This year has gotten off to a rocky start for Johnson & Johnson with juries levying hefty verdicts against the company in talcum powder cases. In recent years, thousands of women have come forward claiming that use of Johnson & Johnson’s talcum powder, found in the company’s Baby Powder and Shower-to-Shower products, has led them to develop ovarian cancer.
In February, a jury awarded $72 million to the family of Jacqueline Fox, an Alabama woman, who passed away from ovarian cancer that the family claimed was caused Johnson & Johnson’s talcum powder. The verdict in Fox’s case included $10 million in compensatory damages and $62 million in punitive damages. In May, another jury awarded $55 million to Gloria Ristesund, a South Dakota woman, who used Johnson & Johnson’s talcum powder for feminine hygiene and was later diagnosed with ovarian cancer. Ristesund was forced to undergo a hysterectomy. The jury awarded Ristesund $5 million in compensatory damages and $50 million in punitive damages after finding Johnson & Johnson liable for her injuries. The lawsuits claim that Johnson & Johnson ignored evidence linking its Baby Powder and Shower-to-Shower talc based powders to ovarian cancer. Johnson & Johnson plans to appeal both verdicts.
Talcum powder comes from a mineral known as talc. According to the FDA, talc is a naturally occurring mineral that is comprised of magnesium, silicon, oxygen, and hydrogen. Talc is used in many cosmetics, including baby powder and facial powders. Food-grade talc can be found in foods such as chewing gum as an anti-caking agent and is also used in the manufacture of tablets. Manufacturers choose to use talc because of its ability to absorb moisture, minimize friction, prevent caking, and improve the feel of a product.
In its natural state, talc can sometimes contain asbestos. As the FDA explains, asbestos is a naturally occurring mineral that is a known carcinogen and is known to cause cancers in and around the lungs when inhaled. When discussing whether talcum powder can cause cancer, the American Cancer Society (“ACS”) stresses the importance of distinguishing between talc that contains asbestos and talc that is asbestos-free. ACS claims that it is widely understood that talc that contains asbestos is known to cause cancer if it is inhaled. ACS claims that this type of talc is not used in modern consumer products. The lasting health effects of asbestos-free talc, the type of talc still commonly used in consumer products, remains less clear.
The uncertainty regarding the health effects of asbestos-free talc is due to conflicting scientific research regarding the link between asbestos-free talc and cancer. As the ACS describes, researchers use two main types of studies to determine whether a substance or exposure to a substance may cause cancer. The first, are lab studies which are performed on animals to determine whether exposure to a substance causes tumors. The second are human studies where researchers analyze cancer rates in different groups of people. With respect to the studies performed on asbestos-free talc, both lab studies and studies in people have returned conflicting results. Some lab studies have shown that use of asbestos-free talc can cause tumors but others lab studies have not. Additionally, human studies analyzing the potential link between asbestos-free talc and cancer, specifically a link between lung and ovarian cancer, have also returned conflicting results.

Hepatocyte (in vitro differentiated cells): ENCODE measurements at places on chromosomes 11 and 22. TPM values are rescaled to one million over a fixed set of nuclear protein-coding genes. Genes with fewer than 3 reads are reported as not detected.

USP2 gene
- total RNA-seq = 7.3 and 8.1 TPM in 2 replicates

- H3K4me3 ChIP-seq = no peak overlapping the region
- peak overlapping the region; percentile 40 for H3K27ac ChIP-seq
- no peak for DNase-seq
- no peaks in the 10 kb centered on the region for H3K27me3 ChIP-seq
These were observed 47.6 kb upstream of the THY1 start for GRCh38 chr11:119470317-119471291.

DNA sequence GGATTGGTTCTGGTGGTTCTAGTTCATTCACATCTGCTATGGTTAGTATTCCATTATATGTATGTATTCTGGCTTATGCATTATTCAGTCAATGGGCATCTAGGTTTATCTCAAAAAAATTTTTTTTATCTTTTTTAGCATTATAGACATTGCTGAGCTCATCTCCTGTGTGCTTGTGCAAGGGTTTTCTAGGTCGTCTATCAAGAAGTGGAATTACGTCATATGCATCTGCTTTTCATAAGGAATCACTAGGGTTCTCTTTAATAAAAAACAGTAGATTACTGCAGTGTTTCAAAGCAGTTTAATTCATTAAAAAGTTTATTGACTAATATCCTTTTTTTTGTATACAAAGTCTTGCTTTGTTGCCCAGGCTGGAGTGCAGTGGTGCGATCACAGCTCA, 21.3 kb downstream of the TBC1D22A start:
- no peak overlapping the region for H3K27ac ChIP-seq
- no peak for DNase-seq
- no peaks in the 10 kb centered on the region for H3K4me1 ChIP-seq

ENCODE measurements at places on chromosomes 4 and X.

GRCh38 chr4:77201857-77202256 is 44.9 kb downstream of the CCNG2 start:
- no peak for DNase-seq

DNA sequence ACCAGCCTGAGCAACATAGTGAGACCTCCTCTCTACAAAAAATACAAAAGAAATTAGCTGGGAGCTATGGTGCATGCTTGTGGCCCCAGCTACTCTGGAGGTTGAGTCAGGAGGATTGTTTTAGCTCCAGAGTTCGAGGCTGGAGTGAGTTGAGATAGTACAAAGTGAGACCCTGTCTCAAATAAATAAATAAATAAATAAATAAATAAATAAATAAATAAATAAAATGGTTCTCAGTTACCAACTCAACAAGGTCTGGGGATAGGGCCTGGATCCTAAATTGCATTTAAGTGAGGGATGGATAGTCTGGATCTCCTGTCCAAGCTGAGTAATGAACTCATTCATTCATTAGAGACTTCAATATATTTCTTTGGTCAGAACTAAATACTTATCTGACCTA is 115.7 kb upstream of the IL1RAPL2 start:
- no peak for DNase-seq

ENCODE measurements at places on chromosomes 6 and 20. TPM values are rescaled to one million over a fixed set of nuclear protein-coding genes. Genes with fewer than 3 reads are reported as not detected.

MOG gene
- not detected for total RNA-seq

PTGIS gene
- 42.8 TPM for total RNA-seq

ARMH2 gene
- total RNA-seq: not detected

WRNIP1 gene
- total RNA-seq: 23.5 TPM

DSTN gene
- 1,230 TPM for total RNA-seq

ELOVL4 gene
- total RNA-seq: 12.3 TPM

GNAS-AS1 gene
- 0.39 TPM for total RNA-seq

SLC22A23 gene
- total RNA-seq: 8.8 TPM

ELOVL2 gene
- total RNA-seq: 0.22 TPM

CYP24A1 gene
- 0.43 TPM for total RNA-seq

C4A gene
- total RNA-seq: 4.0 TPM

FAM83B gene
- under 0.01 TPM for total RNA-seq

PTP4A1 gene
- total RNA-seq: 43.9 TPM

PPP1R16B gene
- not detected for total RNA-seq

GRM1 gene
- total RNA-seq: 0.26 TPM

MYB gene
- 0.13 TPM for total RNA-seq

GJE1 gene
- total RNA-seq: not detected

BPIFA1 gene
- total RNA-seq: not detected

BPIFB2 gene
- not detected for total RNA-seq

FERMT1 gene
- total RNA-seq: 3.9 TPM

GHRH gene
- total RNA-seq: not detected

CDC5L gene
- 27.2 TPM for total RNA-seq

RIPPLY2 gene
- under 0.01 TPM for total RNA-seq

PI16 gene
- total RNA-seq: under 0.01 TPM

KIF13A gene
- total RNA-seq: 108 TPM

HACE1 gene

Yet, with respect to ovarian cancer, the concern about a link between talcum powder and ovarian cancer is not new. As early as 1971 scientists in Wales uncovered talc particles embedded in ovarian and cervical tumors. Similarly, in 1982 Dr. Daniel Cramer observed that women who reported using talc in their genital area for personal hygiene showed a 92 % increased risk of developing ovarian cancer. Likewise, a study in 2013 analyzing nearly 20,000 women found that those who used talcum powder in their genital area were 20-30% more likely to have ovarian cancer than those who did not. In contrast, a 2014 study published by the Journal of National Cancer Institute analyzed data from 60,000 women and found no connection between talcum powder use and ovarian cancer. The ACS claims that if there is an increased risk between using asbestos-free talc and cancer, the overall increased risk is likely to be small. However, research in this area continues. Nonetheless, due to this history of conflicting results from studies, since 1999 the ACS has encouraged women to use cornstarch powders instead of talcum powders in their genital area.
Under the Federal Food, Drug and Cosmetic Act, cosmetic products and ingredients do not have to undergo FDA testing or approval prior to being released on the market. This includes cosmetic products such as those containing talc. Instead, it is the cosmetic companies that are charged with the responsibility for the safety and labeling of their products. This leaves consumers vulnerable to potentially dangerous products.
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